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China's shadow banking curbs cut local borrowers' lifeline

China's shadow banking curbs cut local borrowers' lifeline

by Bloomberg 3 min. 26.01.2018 From our online archive
Country's efforts to cut excessive borrowing redoubled, focus on risks from local companies
Concern is rising among bond investors (Shutterstock)

China's crackdown on shadow banking is raising concern among bond investors about local borrowers' ability to make repayments as a record CNY1.8 trillion (€230 billion) of notes come due this year.

Regulators have stepped up efforts to patch loopholes in off-balance sheet financing in the last couple weeks, moves that will effectively block most fundraising channels for local borrowers.

Concern that some local government financing vehicles may not be able to repay debt has helped push up the yield premiums on AAA-rated LGFV notes to near the highest in three years.

China has redoubled efforts to cut excessive borrowing, and has zeroed in on risks from local companies that racked up debt for projects like tubes, bridges and sewers.

The Ministry of Finance also started to tighten scrutiny of public-private partnership projects from the end of last year, making it hard for regional authorities to raise funds from even legitimate sources.

Inflated data

Revelations that several local governments inflated economic data may also hurt investor sentiment as a broader bond market rout already pushes up borrowing costs.

"The focus of deleveraging this year will probably be on local governments," said Li Liuyang, a Shanghai-based analyst at China Merchants Bank. "As some regions start to 'squeeze' the inflated growth data, there’s a higher risk of defaults in their various forms of borrowings, including bonds, asset management plans and wealth management products."

Off balance-sheet financing has been used to complement the limited amounts that municipal governments can raise via bond quotas over the last couple years and has helped fund infrastructure construction.

Amid the recent jitters, sales of LGFV bonds are headed for a second monthly decline. They have plunged to CNY32 billion so far this month from December’s CNY130 billion, data compiled by Bloomberg show.

Four years after the first default in publicly-traded bonds onshore, no LGFV note has suffered that fate. That’s prompted investors to continue pricing in implicit government guarantees.

Any default will likely trigger a re-valuation of the CNY6.2 trillion LGFV debt market, along with the CNY14.7 trillion of municipal bonds, whose issuers are all rated AAA regardless of their fiscal strength.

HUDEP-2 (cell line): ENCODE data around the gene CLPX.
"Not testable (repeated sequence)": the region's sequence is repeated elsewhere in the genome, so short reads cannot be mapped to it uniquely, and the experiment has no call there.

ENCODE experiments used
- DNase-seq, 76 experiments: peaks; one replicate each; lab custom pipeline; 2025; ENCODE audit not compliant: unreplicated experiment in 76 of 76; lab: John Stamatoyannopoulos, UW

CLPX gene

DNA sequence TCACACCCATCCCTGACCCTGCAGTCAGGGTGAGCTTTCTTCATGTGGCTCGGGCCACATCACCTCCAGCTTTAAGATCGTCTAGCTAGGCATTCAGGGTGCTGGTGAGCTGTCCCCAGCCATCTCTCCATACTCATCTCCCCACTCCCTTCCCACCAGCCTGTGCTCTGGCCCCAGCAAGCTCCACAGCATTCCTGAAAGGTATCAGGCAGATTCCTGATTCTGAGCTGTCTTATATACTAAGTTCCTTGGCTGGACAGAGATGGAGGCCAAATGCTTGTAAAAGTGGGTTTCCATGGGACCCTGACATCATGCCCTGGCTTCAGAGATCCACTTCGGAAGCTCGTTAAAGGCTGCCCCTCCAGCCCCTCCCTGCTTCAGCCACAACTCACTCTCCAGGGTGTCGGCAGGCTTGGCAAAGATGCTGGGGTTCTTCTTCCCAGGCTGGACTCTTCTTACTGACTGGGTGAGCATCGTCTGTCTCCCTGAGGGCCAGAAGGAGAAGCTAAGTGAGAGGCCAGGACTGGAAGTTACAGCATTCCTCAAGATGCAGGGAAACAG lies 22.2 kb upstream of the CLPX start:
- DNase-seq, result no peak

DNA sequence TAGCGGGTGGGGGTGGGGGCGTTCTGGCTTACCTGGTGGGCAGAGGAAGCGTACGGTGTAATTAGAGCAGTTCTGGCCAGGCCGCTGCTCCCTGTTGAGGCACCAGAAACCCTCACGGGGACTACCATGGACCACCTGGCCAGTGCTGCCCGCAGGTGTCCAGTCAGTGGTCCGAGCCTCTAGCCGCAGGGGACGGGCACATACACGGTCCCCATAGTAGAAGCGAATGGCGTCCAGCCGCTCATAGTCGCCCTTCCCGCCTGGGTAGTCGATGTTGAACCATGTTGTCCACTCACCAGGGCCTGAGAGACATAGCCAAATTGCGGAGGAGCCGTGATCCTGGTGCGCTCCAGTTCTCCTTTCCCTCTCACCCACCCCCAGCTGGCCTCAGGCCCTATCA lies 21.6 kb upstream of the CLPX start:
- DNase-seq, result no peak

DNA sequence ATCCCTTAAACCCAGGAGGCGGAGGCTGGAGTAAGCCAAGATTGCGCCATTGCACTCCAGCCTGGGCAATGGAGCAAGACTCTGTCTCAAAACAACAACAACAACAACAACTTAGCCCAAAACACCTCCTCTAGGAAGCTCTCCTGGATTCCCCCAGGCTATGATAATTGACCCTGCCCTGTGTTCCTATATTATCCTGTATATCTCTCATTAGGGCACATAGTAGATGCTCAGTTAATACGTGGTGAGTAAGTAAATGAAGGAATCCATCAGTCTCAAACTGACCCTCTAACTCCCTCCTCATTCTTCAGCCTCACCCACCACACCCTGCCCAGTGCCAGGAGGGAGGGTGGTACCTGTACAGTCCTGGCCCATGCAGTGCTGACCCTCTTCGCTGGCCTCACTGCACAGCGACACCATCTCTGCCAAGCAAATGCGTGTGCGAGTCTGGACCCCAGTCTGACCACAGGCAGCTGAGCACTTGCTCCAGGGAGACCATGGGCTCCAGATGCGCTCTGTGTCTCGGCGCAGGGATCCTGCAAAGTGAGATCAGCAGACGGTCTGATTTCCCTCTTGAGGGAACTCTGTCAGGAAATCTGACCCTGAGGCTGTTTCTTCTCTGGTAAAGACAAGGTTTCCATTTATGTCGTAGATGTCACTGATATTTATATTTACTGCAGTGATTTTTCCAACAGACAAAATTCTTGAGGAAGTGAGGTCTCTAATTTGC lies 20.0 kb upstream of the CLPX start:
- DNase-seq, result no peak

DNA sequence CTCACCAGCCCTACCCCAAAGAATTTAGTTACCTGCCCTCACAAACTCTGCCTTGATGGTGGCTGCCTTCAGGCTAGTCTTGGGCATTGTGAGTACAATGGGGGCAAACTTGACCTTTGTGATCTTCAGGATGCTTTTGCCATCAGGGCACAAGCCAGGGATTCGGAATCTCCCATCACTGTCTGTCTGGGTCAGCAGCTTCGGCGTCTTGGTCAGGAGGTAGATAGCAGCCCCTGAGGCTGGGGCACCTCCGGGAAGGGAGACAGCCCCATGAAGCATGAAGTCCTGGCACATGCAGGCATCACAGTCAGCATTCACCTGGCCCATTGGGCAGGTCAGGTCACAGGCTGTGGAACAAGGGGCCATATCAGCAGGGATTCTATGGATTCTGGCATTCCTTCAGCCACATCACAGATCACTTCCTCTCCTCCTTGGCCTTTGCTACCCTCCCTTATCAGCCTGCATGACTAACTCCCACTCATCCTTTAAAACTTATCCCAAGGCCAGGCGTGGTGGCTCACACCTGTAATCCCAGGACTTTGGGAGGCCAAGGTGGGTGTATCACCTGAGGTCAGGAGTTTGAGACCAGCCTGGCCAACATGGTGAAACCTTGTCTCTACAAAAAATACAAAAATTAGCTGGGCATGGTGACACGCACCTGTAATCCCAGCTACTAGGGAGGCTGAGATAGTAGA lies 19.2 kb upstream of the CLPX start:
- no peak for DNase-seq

The Ministry of Finance said last year it will dispel financial institutions’ "hallucination" that the central government will bail out local repayment failures.

In a joint statement with China's insurance regulator on January 18, the ministry said local governments can't use insurers' funds in ways that disguise their true purpose. The banking watchdog prohibited lenders from extending debt financing for regional authorities or insolvent 'zombie companies,' in a notice on January 13.

"The first default is likely to occur following regulatory restrictions on local government guarantees and bailouts," strategists Becky Liu and Jeffrey Zhang at Standard Chartered wrote in a research note last week.

Yunnan State-Owned Capital Operation, which has some functions similar to LGFVs, delayed repayments to a trust product. While the company later managed to return the funds, saying the delay was an agreed arrangement, Merchants Bank’s Li said such cases wouldn’t occur if the region hadn’t had any fiscal strains.

China is set to complete a three-year program in 2018 that allows local authorities to convert debt into municipal notes. Some CNY1.73 trillion of such liabilities will be swapped into municipal notes by the end of August, said Wang Kebing, an official at the Ministry of Finance.

Liaoning province, the Inner Mongolia autonomous region, and Tianjin Municipality have admitted to inflating local economic data. That highlights oversight problems and significant falsifications will lead to revisions on government-related entities' ratings, according to a Fitch report.

"One can’t underestimate the refinancing pressure on LGFVs, as it's become increasingly difficult for non-standardised borrowings and as banks become prudent in lending," said Liang Shichao, an analyst at CIB Economic Research & Consulting. "The latest credit events are damaging investors' trust in LGFVs, at a pace faster than expected."